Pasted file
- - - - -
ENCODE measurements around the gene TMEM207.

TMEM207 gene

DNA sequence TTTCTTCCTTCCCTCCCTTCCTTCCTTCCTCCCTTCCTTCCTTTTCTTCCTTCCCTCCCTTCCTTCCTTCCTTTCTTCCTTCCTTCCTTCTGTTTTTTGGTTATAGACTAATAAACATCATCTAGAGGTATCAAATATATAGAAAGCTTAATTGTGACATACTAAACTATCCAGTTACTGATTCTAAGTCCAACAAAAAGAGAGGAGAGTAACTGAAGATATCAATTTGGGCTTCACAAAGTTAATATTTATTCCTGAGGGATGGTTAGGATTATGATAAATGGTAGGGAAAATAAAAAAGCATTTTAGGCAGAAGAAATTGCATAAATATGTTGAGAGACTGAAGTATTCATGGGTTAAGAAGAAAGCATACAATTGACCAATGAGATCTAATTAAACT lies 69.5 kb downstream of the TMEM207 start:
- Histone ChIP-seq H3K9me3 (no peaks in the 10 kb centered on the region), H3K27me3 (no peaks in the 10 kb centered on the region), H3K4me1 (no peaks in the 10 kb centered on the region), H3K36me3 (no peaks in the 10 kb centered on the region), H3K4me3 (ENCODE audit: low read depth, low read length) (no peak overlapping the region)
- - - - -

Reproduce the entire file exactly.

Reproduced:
ENCODE measurements around the gene TMEM207.

TMEM207 gene

DNA sequence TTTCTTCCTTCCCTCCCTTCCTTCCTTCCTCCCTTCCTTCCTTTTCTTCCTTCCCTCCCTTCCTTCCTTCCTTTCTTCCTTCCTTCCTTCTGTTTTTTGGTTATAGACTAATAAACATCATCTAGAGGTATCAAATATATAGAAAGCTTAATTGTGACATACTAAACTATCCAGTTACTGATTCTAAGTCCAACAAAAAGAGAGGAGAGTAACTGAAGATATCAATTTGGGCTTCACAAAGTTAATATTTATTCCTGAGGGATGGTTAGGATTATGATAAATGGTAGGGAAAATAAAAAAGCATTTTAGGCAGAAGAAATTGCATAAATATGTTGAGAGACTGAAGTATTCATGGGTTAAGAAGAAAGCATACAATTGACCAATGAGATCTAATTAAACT lies 69.5 kb downstream of the TMEM207 start:
- Histone ChIP-seq H3K9me3 (no peaks in the 10 kb centered on the region), H3K27me3 (no peaks in the 10 kb centered on the region), H3K4me1 (no peaks in the 10 kb centered on the region), H3K36me3 (no peaks in the 10 kb centered on the region), H3K4me3 (ENCODE audit: low read depth, low read length) (no peak overlapping the region)